Bacon, Freud and the Painting of the School of London (group show)
Hungarian National Gallery, Budapest
9 October 2018 - 30 January 2019
The exhibition of almost 90 pictures will portray one of the most pronouncedly individual periods of modern British art, longest-lasting in its influence and bringing together excellent artists. It seeks to show how these painters conveyed their personal, sensual, momentary and often extremely intense experiences.
The selection to be seen comprises works by outstanding artists – Lucian Freud, Francis Bacon and others – taking viewers on a journey from the early 20th century until today. Significant and rarely exhibited paintings will be loaned by European and overseas private collectors and public collections, while a part of the works will arrive in Budapest from the Tate Gallery in London.
The story of a century related by the exhibition is intricate yet simple and gripping; with its main focus being the highly influential paintings of Lucian Freud and Francis Bacon, it will also showcase artists active at the same time. It will bring alive the quality and force of individual works, while highlighting the profound dialogue between the artists and the links between some of the compositions from the second half of the 20th century. Despite their obvious differences, the artists presented – Michael Andrews, Frank Auerbach, R. B. Kitaj, Leon Kossoff, Paula Rego, F. N. Souza and Euan Uglow – remained faithful to the intimate and powerful depiction of the human figure and their own everyday landscape.
The selection will also revisit the oeuvres of previous generations, whose art is integral to understanding the intimate, subjective and tangible depiction of reality. Works by Walter Richard Sickert, David Bomberg, Alberto Giacometti, Chaïm Soutine, Stanley Spencer and William Coldstream will help visitors gain an insight into the School of London now placed in a broader time frame and more international context than before. This is also why the material will include Jenny Saville and Cecily Brown, members of the young generation working to continue this tradition.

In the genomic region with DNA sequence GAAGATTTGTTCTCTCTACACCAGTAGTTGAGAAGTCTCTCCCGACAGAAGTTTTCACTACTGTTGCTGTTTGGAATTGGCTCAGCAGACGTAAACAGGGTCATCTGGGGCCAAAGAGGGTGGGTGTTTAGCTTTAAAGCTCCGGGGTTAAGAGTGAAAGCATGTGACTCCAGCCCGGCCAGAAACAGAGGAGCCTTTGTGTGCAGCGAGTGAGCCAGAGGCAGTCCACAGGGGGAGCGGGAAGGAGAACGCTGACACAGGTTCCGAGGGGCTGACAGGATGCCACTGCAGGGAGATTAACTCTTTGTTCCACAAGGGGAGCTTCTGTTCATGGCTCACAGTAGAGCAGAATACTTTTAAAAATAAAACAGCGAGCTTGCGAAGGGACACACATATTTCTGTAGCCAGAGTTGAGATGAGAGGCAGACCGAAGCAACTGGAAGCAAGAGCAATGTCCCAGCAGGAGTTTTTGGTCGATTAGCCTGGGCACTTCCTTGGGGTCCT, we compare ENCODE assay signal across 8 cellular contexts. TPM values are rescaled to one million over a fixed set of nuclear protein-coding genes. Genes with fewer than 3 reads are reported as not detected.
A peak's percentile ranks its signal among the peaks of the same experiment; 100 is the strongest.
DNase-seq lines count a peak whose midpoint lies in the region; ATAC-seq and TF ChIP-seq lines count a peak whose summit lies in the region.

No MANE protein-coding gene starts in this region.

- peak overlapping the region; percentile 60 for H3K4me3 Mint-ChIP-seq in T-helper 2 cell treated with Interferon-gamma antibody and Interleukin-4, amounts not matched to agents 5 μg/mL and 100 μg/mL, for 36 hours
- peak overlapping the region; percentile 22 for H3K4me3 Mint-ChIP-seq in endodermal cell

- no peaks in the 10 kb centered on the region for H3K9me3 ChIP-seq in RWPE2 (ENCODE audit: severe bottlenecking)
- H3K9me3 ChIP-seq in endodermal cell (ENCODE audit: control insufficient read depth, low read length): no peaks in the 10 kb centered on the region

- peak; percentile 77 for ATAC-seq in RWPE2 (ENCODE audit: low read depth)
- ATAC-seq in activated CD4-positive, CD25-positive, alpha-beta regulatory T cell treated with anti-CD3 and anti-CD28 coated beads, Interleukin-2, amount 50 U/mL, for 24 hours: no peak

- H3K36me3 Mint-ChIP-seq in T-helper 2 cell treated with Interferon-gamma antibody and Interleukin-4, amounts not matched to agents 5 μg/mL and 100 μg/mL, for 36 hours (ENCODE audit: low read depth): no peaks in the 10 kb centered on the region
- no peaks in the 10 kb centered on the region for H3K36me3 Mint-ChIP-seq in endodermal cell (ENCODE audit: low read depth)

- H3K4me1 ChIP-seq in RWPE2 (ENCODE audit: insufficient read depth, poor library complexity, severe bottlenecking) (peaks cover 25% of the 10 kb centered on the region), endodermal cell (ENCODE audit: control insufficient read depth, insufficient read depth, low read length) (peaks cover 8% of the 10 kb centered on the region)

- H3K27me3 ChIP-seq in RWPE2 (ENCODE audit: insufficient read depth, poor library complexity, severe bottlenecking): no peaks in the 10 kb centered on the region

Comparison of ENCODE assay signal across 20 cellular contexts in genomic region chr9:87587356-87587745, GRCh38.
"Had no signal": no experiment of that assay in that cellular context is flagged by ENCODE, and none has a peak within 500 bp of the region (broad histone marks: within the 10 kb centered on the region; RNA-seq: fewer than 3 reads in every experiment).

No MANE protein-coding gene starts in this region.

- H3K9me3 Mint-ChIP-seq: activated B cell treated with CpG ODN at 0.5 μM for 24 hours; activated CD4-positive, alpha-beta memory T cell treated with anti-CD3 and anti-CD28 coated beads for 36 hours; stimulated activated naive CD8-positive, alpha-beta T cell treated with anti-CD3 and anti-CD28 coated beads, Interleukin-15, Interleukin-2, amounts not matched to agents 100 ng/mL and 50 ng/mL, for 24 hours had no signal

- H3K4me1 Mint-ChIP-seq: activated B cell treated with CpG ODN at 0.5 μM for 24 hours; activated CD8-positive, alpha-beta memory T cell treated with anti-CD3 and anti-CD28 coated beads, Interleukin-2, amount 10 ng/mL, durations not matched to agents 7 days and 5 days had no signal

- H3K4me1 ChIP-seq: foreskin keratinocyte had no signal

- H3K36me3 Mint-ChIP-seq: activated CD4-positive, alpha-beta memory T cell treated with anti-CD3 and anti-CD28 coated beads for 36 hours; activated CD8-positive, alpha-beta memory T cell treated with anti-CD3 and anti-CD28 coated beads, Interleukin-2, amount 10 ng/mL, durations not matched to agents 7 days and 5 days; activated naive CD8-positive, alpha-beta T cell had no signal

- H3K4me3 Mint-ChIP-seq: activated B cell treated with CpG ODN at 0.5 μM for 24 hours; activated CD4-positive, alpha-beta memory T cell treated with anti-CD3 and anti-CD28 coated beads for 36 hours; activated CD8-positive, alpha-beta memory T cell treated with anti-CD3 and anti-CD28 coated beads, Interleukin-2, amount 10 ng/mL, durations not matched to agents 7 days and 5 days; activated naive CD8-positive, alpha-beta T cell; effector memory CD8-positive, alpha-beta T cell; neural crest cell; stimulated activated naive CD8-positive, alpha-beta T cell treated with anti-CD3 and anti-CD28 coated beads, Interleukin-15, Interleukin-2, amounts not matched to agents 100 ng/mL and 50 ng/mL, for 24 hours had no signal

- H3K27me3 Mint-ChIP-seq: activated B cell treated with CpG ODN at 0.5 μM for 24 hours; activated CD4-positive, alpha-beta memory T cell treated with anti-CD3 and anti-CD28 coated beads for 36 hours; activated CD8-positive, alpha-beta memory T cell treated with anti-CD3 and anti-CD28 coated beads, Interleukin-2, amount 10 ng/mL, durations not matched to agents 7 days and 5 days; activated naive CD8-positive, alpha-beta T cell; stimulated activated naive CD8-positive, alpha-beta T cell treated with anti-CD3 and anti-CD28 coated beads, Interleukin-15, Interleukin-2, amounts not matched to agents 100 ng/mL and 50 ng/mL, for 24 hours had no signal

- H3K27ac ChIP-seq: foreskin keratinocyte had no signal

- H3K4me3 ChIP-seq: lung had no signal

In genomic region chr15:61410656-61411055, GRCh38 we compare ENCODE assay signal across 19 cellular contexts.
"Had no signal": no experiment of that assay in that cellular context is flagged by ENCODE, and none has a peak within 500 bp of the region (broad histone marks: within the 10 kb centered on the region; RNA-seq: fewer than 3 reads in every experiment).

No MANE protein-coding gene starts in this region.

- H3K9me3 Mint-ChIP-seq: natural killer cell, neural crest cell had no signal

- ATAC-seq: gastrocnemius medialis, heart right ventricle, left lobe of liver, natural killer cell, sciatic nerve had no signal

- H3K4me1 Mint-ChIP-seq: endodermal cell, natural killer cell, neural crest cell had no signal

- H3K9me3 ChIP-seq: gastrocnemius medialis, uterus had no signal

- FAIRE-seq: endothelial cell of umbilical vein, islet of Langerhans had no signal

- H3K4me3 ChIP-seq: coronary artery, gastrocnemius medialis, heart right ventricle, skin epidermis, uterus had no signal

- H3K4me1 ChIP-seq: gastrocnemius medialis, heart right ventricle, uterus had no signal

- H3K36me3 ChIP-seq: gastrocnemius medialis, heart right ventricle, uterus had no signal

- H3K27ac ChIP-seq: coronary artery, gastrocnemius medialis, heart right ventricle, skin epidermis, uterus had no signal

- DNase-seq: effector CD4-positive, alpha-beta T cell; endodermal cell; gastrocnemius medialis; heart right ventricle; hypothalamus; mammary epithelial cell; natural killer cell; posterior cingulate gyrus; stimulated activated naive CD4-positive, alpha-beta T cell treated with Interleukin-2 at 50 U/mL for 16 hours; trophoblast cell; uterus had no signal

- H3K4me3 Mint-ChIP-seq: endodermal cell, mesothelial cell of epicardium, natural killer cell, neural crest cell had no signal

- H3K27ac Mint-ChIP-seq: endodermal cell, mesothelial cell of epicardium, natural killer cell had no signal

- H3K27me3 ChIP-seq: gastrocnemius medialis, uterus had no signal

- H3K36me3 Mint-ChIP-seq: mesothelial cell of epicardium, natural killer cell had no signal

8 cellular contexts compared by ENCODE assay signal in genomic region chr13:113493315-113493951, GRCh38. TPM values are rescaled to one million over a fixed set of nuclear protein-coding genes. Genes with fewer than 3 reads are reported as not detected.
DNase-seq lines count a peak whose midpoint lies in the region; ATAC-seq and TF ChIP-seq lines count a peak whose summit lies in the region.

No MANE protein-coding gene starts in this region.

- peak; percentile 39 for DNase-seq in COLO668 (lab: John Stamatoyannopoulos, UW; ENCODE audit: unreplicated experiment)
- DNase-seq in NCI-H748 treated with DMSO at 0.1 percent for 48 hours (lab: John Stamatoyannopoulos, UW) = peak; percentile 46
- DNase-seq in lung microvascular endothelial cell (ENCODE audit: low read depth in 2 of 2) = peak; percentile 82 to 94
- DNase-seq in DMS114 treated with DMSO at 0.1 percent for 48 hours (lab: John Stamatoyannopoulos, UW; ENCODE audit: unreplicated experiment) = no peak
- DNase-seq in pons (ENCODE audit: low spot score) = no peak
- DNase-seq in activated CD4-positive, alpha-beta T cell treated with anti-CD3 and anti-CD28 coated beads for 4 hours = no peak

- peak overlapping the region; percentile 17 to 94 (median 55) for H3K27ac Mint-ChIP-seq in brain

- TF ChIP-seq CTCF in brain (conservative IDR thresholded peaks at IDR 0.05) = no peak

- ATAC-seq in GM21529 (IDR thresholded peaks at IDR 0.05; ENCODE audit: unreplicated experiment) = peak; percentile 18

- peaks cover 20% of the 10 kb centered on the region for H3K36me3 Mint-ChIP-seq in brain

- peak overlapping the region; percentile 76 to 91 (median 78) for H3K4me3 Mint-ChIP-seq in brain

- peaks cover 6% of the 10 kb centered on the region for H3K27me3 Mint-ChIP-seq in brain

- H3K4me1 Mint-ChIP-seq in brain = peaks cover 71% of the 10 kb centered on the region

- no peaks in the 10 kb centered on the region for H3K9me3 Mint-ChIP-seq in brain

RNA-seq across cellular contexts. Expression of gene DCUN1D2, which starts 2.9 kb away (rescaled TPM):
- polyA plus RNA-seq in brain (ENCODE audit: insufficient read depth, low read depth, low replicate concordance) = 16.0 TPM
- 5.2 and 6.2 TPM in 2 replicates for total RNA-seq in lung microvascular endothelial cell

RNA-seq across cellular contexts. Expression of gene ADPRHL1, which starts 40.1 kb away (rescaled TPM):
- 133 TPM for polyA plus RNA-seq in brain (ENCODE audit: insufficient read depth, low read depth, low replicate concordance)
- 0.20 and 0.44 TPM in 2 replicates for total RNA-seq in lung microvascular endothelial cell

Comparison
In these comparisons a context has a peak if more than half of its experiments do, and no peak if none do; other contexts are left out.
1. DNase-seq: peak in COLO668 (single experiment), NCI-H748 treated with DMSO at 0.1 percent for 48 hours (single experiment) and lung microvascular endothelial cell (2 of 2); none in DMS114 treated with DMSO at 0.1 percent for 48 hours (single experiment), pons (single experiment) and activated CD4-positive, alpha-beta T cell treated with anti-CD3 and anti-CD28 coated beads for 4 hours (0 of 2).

Hungarian National Gallery, Budapest
Contemporary Dialogues with Tintoretto (group show)
Palazzo Ducale, Galleria Giorgio Franchetti alla Ca’ d’Oro, Gallerie dell’Accademia, Venice
20 October 2018 - 7 January 2019
On the occasion of the celebration of the 500th anniversary of the birth of Jacopo Tintoretto, in a project designed to underline the modernity and innovative power of his painting, the Polo museale del Veneto, the Fondazione Musei Civici di Venezia and Zuecca Projects present “Contemporary Dialogues with Tintoretto”.
The exhibition, curated by Ludovico Pratesi and hosted from October 19, 2018, to January 07, 2019, is focused on the dialogues between Tintoretto’s masterpieces preserved at Palazzo Ducale and Galleria Giorgio Franchetti alla Ca’ d’Oro, with the artworks by leading contemporary artists influenced, for attitude and style, by the Master.
The exhibition is conceived as an itinerary among the different venues, and it includes two thematic sections, “Faces” and “Stories”, related to the subjects of the artworks.
“What does it mean to paint today? What conceptual and stylistic issues are faced by painters with different and distant cultural traditions? How the representation of the human face is defined to underline the most significant elements of expressions, in an anthropological, symbolic or social sense?
As Jean Paul Sartre wrote “Tintoretto is Venice even if he does not paint Venice“, with a will of psychological introspection that makes the painter’s characters extremely modern, able to stimulate a reflection on the evolution of the contemporary portrait, from a descriptive act to an interpretation of the depicted character.
The artworks by international artists of the last generations invited to “Contemporary Dialogues with Tintoretto”, offer a constellation of images that are disquieting or monumental, traditional or irreverent, to outline an overview of different portraits in a stimulating and surprising dialogue with the paintings by Tintoretto. From the master Emilio Vedova, who had a privileged relationship with Tintoretto since his youth, to American artists like Matthew Monahan or Josh Smith, the exhibition is an opportunity to think about the extreme modernity of Tintoretto, who is still able to dialogue with the most successful painters of the contemporary art scene.” Ludovico Pratesi